allows the court to draw the reasonable inference that the
defendant is liable for the misconduct alleged, ”
though this “standard is not akin to a
‘probability requirement.'” 556 U.S. 662, 678
(2009). The allegations in the complaint “must be
enough to raise a right to relief above the speculative
level.” Twombly, 550 U.S. at 555 (internal
citation omitted). Rule 12(b)(6) does not permit the court to
consider matters outside the complaint without converting the
motion into a motion for summary judgment, Fed.R.Civ.P.
initial matter, Alltran argues that Hennings has not
satisfied her burden of establishing Article III standing
because she did not plead that she qualifies as a consumer
under the FDCPA or that she has suffered an actual injury.
(Def.'s Br. at 9, Docket # 13.) Although framed as a
standing issue, Alltran's first argument-that Hennings
has not properly pleaded that she qualifies as a consumer-is
really an argument that she has not properly pleaded a cause
of action under the FDCPA, which applies to consumer debt;
that is, it must be for personal, family, or household
purposes. 15 U.S.C. § 1692(a)(5). Hennings alleges that
she incurred a “consumer debt as that term is defined
at 15 U.S.C. § 1692a(5) to American General Finance
f/k/a Springleaf Financial.” (Am. Compl. ¶ 7.)
Hennings alleges no facts, however, to support the allegation
that her debt was consumer in nature. She makes no more than
a “[t]hreadbare recital[ ]” of the
“consumer debt” element of her FDCPA claims.
Hennings alleges no facts that allow me to draw the
reasonable inference that Alltran is liable for the
misconduct alleged. Thus, Hennings' entire amended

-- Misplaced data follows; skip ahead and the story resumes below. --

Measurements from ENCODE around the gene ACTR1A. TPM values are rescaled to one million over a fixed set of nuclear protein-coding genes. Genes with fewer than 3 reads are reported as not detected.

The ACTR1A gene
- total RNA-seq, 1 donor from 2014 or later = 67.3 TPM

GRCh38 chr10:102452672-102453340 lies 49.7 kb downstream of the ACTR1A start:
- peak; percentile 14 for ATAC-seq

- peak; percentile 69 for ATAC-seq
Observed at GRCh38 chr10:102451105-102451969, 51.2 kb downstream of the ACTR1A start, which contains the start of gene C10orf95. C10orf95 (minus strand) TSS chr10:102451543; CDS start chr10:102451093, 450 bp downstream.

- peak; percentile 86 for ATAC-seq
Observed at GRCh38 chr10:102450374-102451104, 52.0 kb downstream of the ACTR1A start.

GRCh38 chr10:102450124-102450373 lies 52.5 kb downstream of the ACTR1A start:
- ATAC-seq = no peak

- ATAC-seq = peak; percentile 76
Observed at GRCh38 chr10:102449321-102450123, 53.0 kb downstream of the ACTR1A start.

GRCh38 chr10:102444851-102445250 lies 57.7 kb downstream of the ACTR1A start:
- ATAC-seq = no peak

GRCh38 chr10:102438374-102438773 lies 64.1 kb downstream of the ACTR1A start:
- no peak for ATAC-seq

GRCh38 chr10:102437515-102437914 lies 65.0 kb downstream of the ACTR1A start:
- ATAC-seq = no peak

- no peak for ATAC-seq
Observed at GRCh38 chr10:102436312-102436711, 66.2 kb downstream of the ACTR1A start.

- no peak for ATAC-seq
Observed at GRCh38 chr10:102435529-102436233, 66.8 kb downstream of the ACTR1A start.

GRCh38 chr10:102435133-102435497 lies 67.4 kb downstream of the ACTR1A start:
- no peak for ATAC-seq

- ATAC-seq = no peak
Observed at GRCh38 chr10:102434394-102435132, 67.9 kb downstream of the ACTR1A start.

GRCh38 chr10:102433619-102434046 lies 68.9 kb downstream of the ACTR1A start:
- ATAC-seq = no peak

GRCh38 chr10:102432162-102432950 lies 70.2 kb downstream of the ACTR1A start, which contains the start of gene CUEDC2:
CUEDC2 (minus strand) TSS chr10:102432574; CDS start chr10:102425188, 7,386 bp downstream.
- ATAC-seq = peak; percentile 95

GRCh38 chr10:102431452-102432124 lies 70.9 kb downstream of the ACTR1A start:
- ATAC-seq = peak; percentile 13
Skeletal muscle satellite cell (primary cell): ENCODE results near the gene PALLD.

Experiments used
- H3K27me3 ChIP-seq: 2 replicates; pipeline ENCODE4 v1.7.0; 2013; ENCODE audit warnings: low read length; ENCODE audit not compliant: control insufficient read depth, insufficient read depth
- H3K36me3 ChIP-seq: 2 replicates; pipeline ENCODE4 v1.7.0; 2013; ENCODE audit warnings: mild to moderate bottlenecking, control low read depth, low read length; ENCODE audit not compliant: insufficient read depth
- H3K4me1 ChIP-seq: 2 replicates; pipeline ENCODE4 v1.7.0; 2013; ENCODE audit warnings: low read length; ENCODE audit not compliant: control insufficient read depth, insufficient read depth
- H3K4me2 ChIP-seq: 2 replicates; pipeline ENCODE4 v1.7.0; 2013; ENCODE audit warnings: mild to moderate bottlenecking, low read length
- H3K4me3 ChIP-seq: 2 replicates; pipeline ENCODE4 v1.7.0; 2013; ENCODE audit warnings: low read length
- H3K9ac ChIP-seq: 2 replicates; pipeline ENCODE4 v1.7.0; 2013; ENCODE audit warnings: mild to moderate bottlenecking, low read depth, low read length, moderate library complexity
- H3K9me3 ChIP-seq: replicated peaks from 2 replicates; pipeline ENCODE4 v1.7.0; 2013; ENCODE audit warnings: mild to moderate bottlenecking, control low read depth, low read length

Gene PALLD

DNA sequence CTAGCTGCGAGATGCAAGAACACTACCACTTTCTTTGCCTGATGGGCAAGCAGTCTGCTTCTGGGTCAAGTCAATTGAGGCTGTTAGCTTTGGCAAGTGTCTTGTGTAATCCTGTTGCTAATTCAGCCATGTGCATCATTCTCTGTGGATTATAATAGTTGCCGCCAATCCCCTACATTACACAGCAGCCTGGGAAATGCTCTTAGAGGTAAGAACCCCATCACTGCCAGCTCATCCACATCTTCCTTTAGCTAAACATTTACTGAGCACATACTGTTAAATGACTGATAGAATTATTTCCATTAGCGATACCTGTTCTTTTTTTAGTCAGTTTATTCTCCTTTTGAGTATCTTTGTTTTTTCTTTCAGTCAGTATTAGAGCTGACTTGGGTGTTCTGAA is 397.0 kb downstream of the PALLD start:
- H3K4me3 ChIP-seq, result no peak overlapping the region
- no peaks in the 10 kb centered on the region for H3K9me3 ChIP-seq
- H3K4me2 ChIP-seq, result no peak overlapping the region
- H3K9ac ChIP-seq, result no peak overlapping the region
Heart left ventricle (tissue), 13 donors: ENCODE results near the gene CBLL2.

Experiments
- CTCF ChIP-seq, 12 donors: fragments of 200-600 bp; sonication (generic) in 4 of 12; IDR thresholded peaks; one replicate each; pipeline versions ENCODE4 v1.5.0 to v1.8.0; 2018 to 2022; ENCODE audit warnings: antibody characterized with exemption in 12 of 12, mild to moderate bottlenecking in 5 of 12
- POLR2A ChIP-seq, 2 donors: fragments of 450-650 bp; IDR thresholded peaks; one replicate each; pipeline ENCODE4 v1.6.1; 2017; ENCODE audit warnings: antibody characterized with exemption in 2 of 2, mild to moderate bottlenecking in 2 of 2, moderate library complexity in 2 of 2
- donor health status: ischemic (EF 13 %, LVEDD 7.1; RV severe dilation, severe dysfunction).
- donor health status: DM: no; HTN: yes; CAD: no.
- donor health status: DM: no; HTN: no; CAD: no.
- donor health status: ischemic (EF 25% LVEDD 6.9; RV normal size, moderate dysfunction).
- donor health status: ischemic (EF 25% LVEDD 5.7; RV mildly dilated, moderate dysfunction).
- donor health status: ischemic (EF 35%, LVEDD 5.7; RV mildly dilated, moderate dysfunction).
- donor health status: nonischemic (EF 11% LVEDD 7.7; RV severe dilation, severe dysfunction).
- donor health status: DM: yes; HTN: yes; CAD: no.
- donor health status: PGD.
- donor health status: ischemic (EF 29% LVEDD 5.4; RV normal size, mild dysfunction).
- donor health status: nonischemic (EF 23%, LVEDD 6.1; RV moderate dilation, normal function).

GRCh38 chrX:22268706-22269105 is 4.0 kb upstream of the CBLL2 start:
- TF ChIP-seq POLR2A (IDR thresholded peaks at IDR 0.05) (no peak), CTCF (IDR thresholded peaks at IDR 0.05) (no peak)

complaint should be dismissed on this basis. However, given
this failure is easy to remedy, I find it more prudent to
allow Hennings another opportunity to amend her complaint and
properly allege that she is a consumer who incurred a
does not address Alltran's argument regarding standing as
to her § 1692e claim (beyond stating in a footnote that
the reasoning as to her § 1692g arguments applies to any
right under the FDCPA). (Pl.'s Resp. Br. at 12, Docket
#14.) As will be discussed further below, Hennings'
§ 1692g claim will be dismissed. Thus, I will not
address the standing issue as to her § 1692e claim at
Section 1692g ― Overshadowing Claim
alleges that the collection letter is confusing, deceptive,
and/or misleading to the unsophisticated consumer. The letter
states, in relevant part, that J.C. Christensen and
Associates had been “contracted to lead and
represent” in the collection of the judgment awarded on
Hennings' Springleaf Financial Services account. (Am.
Compl. ¶ 15, Exh. B, Docket # 6-2.) The letter goes on
to say that the judgment may be forwarded to an attorney for
execution. (Id.) However, the letter provides that
J.C. Christensen and Associates had been given authorization
to negotiate settlement terms for satisfaction of the
judgment and provides three “settlement opportunities
to make voluntary resolution of your judgment a
reality.” (Id.) The letter articulates three
settlement options. Under the settlement options appears a
paragraph that states “[f]or accounting purposes, your
first payment toward the settlement must be received within
40 calendar days after the date of ...